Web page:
CENTRE – For reasons dating back over a hundred years, the Cherokee County Commission cannot declare an outright ban on construction of wind turbines, as the Baldwin County Commission did last month.
“This all goes back to home rule,” Probate Judge Kirk Day said last week. “Originally, when the state constitution was set up there was no home rule at all. Everything had to be run through Montgomery, and that was done as a power grab, basically.”
Whenever a county government realizes it wants rules not specifically designated by the constitution – on issues as obscure as beaver control or, more recently, wind turbines – the only solution is to ask the state Senate and House to create them.
Since being written in 1901 the Alabama Constitution has ballooned to well over 600 pages, many of them containing amendments granting these local laws. Voters often see as many as a dozen of these on the back pages of their statewide election ballots; the requests are typically a paragraph or two in length and ask for a simple yes-or-no vote.
“All of those are the result of counties in Alabama having almost no home rule,” Day said.
Perhaps because of its sizeable population and the resulting large legislative representation in Montgomery, Baldwin County didn’t even have to wait for a yes or no vote from the electorate when faced with an unwelcome plan to construct a wind turbine farm on the Alabama coast.
“The Baldwin County Commission asked their legislative delegation to introduce a local act to give them permission to become the permitting authority for wind turbines,” Day said. “They were able to get it passed in an awful hurry, which is an accomplishment,” Day said.
Day said the Legislature did grant counties the opportunity to establish a very limited version of home rule in 2006. Since then, the Cherokee County Commission has used that authority to pass ordinances dealing with animal control and the dumping of illegal sewage into Weiss Lake, among others.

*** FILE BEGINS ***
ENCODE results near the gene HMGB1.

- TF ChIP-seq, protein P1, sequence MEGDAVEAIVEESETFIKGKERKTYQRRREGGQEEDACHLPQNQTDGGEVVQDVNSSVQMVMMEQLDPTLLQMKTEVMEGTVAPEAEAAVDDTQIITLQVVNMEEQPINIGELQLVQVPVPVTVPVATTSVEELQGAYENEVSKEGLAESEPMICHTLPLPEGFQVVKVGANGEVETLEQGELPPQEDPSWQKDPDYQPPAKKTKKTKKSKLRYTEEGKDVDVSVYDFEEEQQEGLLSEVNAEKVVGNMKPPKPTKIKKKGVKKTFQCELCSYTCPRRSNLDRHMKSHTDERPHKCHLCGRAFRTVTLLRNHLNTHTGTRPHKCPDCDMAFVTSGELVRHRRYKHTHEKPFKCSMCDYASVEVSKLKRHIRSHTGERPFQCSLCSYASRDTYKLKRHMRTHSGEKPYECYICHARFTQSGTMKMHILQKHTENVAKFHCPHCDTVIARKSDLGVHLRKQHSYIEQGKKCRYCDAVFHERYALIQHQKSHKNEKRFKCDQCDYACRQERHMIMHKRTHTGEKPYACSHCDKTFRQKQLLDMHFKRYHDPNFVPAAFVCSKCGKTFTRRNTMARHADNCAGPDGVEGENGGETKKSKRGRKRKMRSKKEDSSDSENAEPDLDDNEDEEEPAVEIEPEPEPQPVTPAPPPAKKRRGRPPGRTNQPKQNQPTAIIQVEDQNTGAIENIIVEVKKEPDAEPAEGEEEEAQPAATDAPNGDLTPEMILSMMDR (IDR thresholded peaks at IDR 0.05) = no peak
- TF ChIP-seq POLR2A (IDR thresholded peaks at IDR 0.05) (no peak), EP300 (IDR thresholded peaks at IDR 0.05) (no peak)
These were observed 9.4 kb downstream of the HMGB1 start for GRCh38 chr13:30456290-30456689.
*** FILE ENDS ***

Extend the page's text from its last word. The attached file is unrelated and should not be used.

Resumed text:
“It was very limited, but it was a good start,” Day said. “Without that, anything we might try to do – using animal control and sewage in the lake as examples – we would have had to go through the Legislature.”
During the final days of the 2013 session, Dist. 10 state Sen. Phil Williams, R-Rainbow City, began work on a bill to establish regulations for wind turbine farms in Alabama. But the session ended before his bill became law.
Williams has already pre-filed a bill (Senate Bill 12) that would grant Alabama’s remaining 66 counties the same authority Baldwin County has regarding wind turbines. He plans to try and pass the bill during the next regular session of the Alabama legislature, which begins in February 2014.
“[The law] will allow a local debate to take place,” Williams said Friday. “It would grant some home rule and make zoning regarding wind farms a local-level decision.”
Williams said his primary goal is to pass a statewide bill. But he also plans to introduce local acts that would grant some zoning authority to Etowah and Cherokee counties – both of which are in his Senate district. Pioneer Green Energy of Texas has proposed building wind farms on sites in both counties.
Day, who also chairs the Cherokee County Commission, said he believes Williams’ attempts to hand control of wind energy decisions to local officials is a good idea.
“Now that there is an interest in wind energy in various parts of the state, there’s a need for legislation,” Day said. “I think it gives the counties some control and is needed, really, so that there is some regulation.”
A spokesman for Pioneer Green Energy recently told The Post he is hopeful construction of a wind farm atop Lookout Mountain will begin before the end of 2013.
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